Trans Siberian Railroad

Trans Siberian Railroad

Trans Siberian Railroad

I’ve finally finished blogging the Trans Siberian Railroad, a journey that took me from Shanghai to Moscow by train between Oct-Nov of last year. If you want to jump right in, start with my post on Shanghai. Otherwise, read on!

I’ve traveled a lot over the last several years. I mean a lot. And despite all my travels, for various reasons I hadn’t yet been able to find the right timing for my true dream trip, the Trans Siberian Railroad. For one, the trip is a huge time commitment. Train travel from Shanghai to Moscow takes 8 days straight through, and that’s if you don’t ever set foot off the train. It’s been done (and to each their own!) but I personally don’t see the point in that. You might as well hole yourself up in your apartment for 8 days – put some foreign language channels on tv and call it good!

For another, what is usually a simple act of planning a trip becomes quite difficult with the Trans Siberian Railroad. The journey covers three countries… that means three countries worth of train travel, three different languages, currencies, multiple time zones and train stations to navigate. It’s enough to overwhelm even the most seasoned of travelers. And visas! Visas can be a tremendous challenge: China and Russia are far from user friendly (or cheap) when it comes to applying for and obtaining visas. And if you don’t hold an American passport, Mongolia can be quite difficult as well.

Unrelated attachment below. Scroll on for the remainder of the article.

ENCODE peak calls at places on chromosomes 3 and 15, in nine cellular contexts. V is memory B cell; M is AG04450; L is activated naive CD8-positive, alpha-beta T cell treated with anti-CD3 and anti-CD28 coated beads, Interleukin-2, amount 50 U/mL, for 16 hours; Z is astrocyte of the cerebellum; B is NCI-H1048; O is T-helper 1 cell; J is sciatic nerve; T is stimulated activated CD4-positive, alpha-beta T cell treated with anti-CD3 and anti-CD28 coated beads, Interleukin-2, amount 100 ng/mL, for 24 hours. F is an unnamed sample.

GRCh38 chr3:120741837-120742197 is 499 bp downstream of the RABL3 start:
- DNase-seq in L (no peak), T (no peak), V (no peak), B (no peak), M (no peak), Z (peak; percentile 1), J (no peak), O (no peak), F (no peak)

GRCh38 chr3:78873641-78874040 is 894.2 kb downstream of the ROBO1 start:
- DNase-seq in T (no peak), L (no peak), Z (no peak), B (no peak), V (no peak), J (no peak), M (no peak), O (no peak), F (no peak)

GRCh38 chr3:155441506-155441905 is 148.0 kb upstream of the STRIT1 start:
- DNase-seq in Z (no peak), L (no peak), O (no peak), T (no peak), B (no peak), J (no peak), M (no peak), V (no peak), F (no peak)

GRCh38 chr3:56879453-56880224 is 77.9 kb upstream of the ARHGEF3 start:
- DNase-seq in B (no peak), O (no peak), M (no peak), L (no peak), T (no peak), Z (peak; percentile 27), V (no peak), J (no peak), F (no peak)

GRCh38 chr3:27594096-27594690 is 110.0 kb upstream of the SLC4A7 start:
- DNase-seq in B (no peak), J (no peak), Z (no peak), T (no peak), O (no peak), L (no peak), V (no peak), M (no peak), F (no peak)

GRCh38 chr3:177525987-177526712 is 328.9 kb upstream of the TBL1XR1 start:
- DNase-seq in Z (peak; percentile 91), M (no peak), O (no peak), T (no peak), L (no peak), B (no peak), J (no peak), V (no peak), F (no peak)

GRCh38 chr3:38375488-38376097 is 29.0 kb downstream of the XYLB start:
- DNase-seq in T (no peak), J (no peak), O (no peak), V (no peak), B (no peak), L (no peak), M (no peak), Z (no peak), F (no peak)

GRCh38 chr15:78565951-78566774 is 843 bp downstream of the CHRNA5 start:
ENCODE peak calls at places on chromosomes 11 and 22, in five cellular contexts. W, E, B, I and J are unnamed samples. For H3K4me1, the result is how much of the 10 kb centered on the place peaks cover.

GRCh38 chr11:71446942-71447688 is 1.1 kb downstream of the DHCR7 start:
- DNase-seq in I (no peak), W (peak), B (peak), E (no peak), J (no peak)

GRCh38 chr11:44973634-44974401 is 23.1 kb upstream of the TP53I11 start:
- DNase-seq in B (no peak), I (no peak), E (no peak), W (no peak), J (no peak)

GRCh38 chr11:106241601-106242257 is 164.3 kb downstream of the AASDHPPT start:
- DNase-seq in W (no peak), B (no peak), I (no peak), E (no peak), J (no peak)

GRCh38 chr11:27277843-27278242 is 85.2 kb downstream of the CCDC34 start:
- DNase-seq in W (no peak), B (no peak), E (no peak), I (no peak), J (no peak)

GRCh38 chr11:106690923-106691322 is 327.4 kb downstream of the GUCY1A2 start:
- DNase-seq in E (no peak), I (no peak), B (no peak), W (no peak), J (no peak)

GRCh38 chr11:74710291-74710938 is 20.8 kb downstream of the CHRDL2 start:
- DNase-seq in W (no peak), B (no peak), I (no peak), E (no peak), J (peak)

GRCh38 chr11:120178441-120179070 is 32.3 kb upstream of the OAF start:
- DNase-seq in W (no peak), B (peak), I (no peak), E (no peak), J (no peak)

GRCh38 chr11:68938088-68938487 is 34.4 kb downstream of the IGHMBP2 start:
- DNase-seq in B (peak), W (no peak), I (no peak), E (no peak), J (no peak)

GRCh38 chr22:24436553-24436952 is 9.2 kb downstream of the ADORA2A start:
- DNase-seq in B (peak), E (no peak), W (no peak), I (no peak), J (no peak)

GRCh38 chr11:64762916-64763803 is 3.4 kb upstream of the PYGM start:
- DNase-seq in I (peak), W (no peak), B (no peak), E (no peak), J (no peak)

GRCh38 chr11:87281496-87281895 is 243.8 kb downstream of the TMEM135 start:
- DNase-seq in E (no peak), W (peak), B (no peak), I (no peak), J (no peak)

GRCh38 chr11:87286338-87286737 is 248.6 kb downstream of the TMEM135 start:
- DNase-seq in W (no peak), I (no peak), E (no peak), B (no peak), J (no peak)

Omsk Spires

I still wanted to go despite these challenges (or maybe because of). And in October of last year I got my chance – I was able to get a month off straight through, and naturally the first thing that came to mind was the Trans Siberian Railroad.

Given the sheer size and scope of the trip, I wanted to spend as much time as possible exploring absolutely everything about our chosen cities. As planned, the trip ended up being a month long with stops in Shanghai, Beijing, Ulaanbaatar, Terelj, Irkutsk, Listvyanka, Omsk, Nhizny Novgorod, and Moscow. While a month certainly wasn’t enough, we saw a LOT in that time and we went home with a good feel for what life is like on the other side of the planet. I’ve always had a particular fascination with people who not just survive, but live and thrive in cold climates, and it was amazing to witness the normalcy of it all firsthand. Perhaps the highlight of that was seeing women out in Omsk wearing skirts and nylons… nothing particularly unusual – except that it was 5 degrees F with bitterly cold wind chills well below 0.

It was a truly epic trip, so check it out! (posts are in reverse chronological order – if you want to read it as I did it, start at the earliest date)

St. Basil's Cathedral

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